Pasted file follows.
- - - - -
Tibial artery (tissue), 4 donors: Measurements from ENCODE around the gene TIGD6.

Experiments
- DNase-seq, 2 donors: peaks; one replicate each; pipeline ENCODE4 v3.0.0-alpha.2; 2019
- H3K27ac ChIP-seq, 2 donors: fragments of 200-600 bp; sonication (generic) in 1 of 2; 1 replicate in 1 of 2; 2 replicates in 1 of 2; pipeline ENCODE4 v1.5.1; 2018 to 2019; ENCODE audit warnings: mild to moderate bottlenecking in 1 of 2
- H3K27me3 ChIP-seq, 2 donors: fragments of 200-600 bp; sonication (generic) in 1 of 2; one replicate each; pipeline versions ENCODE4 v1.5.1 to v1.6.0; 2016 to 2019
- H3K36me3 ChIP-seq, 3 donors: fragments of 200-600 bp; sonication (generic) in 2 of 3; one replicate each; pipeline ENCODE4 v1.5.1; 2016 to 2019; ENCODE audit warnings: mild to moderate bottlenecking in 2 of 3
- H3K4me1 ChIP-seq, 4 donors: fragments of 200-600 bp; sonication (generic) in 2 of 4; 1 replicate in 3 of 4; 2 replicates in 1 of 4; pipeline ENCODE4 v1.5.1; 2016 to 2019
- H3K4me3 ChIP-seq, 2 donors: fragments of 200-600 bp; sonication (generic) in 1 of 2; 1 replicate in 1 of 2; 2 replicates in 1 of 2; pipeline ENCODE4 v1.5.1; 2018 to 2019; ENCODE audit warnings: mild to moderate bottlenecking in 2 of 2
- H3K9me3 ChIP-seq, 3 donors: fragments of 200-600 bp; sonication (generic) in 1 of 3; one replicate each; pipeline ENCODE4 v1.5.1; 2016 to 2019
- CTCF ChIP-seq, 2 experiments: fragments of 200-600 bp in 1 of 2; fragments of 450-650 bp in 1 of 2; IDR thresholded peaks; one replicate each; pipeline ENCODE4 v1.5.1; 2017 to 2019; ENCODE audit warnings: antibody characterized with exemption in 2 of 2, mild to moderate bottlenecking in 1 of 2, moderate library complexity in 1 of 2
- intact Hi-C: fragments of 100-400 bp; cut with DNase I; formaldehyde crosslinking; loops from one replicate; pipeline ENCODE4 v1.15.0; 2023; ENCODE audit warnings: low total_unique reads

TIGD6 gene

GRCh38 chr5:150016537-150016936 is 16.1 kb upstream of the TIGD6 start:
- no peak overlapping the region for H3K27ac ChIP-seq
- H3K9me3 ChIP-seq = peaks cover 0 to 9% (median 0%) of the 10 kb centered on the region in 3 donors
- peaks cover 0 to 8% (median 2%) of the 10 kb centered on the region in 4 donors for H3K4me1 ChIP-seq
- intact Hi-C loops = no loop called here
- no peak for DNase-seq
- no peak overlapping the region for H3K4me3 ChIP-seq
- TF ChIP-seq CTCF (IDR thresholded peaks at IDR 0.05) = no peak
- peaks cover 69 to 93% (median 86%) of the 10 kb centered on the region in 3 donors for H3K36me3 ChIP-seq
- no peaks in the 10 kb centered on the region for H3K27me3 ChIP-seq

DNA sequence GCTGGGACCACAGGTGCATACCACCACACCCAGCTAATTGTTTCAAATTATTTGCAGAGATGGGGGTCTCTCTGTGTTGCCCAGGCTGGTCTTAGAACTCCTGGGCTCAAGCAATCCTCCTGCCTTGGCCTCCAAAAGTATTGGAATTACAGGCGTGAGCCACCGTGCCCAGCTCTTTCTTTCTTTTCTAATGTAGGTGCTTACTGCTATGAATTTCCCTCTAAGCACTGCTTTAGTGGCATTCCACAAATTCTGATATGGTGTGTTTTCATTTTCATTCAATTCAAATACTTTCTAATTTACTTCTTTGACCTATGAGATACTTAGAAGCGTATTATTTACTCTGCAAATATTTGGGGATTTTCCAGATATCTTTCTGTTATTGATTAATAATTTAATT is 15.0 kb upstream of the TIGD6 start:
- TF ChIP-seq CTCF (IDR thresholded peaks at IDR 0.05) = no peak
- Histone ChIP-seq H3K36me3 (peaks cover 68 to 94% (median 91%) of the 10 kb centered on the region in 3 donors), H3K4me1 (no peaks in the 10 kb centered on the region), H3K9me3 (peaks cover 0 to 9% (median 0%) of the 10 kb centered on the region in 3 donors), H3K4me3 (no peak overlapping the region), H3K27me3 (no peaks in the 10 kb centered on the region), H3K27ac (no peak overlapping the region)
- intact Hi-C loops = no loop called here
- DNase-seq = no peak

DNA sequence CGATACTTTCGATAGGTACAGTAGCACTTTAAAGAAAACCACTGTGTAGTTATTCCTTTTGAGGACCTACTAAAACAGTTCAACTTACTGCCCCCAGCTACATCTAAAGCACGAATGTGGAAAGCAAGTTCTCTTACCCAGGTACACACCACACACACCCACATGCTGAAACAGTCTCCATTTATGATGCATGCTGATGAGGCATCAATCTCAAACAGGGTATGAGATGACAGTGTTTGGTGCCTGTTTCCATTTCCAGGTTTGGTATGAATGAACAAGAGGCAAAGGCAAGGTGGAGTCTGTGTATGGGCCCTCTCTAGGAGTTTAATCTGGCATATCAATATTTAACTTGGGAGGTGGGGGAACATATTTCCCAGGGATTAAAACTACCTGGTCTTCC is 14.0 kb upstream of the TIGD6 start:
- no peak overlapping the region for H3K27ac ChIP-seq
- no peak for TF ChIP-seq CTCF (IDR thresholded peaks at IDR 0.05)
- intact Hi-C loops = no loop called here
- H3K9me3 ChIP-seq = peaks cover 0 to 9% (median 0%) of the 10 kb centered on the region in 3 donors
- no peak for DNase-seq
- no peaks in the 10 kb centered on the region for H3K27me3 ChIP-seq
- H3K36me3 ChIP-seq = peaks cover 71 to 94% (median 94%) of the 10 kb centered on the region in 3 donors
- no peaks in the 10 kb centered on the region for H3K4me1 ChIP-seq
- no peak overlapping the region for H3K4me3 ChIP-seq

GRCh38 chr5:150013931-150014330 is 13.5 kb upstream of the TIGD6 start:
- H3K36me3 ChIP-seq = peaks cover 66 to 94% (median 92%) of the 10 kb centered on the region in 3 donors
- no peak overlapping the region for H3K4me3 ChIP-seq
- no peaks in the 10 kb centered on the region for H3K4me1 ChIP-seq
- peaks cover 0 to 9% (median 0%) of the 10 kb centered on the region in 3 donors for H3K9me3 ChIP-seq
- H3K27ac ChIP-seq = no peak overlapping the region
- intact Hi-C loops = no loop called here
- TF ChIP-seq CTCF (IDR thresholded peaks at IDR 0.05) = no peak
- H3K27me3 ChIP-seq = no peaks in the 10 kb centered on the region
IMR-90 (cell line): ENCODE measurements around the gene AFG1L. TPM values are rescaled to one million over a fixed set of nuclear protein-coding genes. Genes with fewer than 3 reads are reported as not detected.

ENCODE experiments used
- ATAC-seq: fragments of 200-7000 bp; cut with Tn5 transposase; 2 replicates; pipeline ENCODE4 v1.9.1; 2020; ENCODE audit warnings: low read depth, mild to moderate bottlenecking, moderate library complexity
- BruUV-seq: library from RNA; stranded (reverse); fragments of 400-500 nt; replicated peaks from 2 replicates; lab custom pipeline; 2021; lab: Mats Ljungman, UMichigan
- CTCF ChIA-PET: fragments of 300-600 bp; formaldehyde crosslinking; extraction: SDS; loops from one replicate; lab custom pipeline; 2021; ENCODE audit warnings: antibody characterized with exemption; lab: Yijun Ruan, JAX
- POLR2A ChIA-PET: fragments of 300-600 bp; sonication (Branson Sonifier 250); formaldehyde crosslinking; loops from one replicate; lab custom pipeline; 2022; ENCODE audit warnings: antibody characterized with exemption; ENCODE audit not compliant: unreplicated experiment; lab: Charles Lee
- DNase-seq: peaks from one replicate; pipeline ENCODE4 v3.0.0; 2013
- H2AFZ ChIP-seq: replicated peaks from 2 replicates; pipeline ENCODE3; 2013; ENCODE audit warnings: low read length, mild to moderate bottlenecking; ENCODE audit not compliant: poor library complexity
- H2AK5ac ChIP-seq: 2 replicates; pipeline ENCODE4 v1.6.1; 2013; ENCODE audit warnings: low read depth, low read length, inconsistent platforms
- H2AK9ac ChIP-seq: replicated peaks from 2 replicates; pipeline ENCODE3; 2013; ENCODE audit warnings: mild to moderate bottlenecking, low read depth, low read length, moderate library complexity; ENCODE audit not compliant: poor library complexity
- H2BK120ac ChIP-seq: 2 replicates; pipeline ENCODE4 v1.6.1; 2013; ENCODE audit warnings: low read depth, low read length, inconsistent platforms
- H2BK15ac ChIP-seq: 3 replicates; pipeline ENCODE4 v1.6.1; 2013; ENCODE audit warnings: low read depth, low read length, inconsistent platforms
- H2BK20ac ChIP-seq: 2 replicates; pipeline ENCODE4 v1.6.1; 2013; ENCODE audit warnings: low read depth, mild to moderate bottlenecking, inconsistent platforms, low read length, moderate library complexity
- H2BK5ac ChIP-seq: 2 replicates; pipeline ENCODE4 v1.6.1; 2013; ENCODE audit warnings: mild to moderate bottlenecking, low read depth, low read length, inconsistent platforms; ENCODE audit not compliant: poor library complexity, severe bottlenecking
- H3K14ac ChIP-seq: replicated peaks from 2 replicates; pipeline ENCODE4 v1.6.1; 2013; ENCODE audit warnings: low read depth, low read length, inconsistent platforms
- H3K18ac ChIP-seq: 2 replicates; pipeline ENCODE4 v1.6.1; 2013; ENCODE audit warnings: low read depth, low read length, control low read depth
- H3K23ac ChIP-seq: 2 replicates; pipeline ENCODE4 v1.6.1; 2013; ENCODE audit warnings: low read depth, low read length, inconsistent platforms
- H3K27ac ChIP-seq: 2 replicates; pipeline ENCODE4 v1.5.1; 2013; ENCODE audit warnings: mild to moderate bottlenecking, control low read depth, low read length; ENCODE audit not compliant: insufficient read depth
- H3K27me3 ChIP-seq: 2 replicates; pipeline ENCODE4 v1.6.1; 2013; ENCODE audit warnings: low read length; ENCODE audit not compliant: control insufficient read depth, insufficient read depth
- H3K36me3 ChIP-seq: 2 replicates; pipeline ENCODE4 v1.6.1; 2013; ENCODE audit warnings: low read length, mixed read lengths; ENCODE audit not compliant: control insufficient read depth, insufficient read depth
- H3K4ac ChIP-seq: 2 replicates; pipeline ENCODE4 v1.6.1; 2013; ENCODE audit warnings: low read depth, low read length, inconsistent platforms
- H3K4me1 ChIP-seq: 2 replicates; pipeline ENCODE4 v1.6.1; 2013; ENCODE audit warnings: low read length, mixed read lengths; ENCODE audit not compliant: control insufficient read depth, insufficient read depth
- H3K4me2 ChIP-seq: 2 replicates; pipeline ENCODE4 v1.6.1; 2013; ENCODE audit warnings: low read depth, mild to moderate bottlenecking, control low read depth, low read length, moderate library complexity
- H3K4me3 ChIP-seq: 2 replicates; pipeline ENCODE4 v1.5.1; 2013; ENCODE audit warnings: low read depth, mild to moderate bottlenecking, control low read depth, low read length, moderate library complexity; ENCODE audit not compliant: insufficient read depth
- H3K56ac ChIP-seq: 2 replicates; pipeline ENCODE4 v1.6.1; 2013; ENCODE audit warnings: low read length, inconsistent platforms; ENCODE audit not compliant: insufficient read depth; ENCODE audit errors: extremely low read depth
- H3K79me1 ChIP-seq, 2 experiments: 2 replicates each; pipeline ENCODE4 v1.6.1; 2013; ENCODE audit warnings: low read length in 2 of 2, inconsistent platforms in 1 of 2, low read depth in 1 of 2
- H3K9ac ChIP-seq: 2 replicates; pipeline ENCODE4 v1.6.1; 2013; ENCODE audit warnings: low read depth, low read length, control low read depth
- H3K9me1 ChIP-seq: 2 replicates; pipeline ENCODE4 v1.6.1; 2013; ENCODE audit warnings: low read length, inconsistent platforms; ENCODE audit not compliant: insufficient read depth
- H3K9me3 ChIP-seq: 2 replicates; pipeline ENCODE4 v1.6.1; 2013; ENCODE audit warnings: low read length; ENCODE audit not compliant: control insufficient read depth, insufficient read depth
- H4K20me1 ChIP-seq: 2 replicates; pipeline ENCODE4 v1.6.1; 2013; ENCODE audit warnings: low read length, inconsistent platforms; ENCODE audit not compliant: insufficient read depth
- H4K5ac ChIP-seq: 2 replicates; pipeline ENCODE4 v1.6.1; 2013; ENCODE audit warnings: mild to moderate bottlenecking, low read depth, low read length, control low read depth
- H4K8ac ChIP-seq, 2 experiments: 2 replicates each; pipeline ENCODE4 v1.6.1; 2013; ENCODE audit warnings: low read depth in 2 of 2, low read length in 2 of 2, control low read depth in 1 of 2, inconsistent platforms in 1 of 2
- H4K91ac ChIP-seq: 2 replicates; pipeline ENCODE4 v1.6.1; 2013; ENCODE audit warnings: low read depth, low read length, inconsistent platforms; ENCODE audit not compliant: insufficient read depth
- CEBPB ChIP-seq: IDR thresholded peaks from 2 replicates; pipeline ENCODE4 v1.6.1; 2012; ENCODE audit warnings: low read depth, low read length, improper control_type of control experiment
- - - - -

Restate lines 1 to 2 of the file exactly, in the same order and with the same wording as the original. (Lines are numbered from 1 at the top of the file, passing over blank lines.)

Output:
Tibial artery (tissue), 4 donors: Measurements from ENCODE around the gene TIGD6.

Experiments